Staff with figures and head in relief

CULTURE:
Chokwe peoples
DATE:
19th–20th century
more object details

General Description

Decorated spears are part of the regalia of a Chokwe chief (mwanangana), who serves as an intermediary between the world of humans and the realm of the ancestors and spirits. This concept of sacred kingship was introduced by Mbidi Kiluwe, the legendary founder of the empire, who was also a skillful hunter.

The carved images on the shaft of copulating couples and figures holding rifles symbolize fertility, the continuity of the royal lineage, and hunting. The lines coiling around the lower part of the shaft are stylized snakes, referring to earth spirits. The human heads, partly placed upside down, may represent ancestral royals. Imported brass carpet tacks were highly valued and found only on objects belonging to individuals of high social and political rank. Inserted into the top of the spear is a finely crafted blade.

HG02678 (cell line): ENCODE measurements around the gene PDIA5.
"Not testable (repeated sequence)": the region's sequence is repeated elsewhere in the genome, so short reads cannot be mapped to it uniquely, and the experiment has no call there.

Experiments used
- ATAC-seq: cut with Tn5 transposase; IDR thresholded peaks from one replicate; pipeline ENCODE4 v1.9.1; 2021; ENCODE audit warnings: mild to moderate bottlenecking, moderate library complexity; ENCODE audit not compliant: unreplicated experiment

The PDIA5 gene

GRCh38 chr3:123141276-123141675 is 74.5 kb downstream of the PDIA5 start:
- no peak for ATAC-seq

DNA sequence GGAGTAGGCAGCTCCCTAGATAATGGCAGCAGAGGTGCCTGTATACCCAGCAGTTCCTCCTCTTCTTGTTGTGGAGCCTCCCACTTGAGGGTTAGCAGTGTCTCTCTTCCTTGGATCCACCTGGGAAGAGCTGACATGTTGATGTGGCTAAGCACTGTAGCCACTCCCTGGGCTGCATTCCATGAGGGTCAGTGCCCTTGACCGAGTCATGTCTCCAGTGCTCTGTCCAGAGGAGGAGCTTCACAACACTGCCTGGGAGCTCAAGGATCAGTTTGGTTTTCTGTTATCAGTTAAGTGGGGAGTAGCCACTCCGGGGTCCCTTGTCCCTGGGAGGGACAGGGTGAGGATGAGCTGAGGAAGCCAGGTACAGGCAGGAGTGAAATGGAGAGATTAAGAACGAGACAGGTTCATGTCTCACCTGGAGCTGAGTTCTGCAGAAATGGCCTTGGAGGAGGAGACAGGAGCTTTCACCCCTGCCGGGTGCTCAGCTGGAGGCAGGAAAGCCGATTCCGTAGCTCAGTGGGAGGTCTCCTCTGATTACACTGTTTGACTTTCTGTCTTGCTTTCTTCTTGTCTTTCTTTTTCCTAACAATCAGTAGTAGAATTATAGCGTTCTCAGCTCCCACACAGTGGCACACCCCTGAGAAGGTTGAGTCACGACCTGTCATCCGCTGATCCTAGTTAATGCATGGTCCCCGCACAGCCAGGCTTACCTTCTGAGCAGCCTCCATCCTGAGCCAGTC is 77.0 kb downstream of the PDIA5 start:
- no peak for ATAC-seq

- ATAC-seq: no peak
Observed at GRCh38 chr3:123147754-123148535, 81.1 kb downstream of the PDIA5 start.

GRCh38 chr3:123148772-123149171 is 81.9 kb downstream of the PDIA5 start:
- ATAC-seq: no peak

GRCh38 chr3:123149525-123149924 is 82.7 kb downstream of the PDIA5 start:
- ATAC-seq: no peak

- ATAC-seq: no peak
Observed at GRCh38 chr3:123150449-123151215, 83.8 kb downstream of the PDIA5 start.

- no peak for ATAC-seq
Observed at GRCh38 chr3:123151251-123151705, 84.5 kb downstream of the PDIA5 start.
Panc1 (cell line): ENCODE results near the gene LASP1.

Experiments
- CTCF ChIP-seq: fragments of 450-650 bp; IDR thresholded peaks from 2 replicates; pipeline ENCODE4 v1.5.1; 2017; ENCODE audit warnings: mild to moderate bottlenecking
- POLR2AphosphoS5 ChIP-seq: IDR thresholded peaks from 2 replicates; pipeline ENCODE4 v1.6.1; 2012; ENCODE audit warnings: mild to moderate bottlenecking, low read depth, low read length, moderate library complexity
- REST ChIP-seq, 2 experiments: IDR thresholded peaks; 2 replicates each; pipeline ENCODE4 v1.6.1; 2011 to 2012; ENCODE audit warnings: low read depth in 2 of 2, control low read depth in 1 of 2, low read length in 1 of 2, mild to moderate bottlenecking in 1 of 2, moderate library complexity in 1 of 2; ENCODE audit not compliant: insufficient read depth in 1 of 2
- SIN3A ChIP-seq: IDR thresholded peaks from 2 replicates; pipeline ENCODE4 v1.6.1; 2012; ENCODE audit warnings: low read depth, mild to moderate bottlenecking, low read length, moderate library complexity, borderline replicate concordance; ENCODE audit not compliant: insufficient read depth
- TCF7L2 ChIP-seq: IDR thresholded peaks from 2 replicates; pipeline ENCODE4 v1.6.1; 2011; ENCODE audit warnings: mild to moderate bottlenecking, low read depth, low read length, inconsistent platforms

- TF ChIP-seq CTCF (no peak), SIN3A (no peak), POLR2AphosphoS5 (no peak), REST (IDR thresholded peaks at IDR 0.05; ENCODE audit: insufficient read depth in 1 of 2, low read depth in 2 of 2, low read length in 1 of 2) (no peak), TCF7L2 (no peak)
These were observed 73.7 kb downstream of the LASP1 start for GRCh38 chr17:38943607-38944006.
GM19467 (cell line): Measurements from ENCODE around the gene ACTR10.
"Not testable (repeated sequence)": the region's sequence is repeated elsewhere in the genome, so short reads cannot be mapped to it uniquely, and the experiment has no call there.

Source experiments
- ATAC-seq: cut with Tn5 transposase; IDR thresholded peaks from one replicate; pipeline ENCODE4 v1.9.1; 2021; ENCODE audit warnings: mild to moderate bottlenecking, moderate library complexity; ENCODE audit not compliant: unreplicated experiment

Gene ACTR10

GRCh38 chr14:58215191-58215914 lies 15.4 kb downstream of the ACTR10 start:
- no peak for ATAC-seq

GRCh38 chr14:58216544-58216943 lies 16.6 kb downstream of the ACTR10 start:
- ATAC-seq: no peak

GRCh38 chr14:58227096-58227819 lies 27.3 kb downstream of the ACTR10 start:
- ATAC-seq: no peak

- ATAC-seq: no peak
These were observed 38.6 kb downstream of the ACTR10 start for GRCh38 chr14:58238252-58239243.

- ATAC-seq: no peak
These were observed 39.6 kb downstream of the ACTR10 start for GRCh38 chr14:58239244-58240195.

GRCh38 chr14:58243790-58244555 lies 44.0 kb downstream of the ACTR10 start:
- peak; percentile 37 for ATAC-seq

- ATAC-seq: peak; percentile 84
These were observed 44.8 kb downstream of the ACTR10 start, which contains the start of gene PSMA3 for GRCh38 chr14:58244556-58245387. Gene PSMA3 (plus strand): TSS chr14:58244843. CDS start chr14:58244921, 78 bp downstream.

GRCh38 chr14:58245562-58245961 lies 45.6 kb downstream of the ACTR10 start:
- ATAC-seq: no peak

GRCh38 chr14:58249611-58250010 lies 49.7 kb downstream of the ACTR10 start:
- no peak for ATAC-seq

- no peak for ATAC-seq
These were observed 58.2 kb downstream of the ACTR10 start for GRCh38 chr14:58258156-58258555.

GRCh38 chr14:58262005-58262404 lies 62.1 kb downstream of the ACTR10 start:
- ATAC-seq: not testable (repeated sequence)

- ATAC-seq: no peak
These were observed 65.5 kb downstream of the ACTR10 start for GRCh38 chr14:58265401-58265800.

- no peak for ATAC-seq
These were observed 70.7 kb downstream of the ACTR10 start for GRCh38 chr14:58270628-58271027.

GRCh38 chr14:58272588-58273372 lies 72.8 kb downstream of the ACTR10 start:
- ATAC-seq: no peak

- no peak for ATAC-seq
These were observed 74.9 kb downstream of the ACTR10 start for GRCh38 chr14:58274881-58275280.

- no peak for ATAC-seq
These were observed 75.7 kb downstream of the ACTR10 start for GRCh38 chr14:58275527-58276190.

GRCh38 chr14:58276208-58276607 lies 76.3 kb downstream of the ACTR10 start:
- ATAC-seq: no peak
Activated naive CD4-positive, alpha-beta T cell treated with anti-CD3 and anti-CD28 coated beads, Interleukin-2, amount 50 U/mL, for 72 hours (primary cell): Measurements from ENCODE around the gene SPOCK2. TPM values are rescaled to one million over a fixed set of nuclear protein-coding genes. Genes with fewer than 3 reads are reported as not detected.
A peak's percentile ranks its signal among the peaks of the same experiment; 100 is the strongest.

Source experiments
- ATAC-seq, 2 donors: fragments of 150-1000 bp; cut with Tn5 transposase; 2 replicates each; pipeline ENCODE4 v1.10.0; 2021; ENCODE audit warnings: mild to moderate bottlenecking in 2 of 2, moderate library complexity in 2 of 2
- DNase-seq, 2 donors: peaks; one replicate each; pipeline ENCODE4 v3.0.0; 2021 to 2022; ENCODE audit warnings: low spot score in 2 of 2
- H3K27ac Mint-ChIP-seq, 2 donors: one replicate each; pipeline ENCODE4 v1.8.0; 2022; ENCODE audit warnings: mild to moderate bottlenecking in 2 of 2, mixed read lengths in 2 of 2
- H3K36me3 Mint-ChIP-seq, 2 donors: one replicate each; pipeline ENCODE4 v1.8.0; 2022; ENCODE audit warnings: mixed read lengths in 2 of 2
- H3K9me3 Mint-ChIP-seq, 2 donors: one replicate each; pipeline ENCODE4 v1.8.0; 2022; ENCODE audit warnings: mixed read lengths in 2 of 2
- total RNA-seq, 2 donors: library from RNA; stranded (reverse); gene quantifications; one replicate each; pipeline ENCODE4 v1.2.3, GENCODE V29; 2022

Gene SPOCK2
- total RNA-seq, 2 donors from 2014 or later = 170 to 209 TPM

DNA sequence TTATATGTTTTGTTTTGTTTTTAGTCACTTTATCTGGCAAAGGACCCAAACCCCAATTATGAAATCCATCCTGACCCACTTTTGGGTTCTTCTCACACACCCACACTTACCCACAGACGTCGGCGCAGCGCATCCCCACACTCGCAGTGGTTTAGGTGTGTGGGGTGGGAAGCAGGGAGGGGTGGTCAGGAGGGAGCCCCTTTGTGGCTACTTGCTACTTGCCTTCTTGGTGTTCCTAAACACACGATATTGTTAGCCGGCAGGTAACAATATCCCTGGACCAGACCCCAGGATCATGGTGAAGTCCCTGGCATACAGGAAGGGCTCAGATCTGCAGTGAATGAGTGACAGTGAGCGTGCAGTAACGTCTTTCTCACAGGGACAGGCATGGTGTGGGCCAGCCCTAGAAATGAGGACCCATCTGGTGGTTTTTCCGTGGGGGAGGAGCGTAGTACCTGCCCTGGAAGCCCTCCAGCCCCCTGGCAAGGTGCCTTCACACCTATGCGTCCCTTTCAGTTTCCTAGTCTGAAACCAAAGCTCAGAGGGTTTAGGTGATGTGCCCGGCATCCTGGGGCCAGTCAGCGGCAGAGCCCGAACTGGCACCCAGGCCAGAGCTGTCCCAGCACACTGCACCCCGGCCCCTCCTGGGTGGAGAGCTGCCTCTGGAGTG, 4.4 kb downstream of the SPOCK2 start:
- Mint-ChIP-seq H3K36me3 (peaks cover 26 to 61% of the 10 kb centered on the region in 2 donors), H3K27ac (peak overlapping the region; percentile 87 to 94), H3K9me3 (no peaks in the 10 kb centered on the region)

Excerpt from

Roslyn A. Walker, Label text, Arts of Africa, 2015.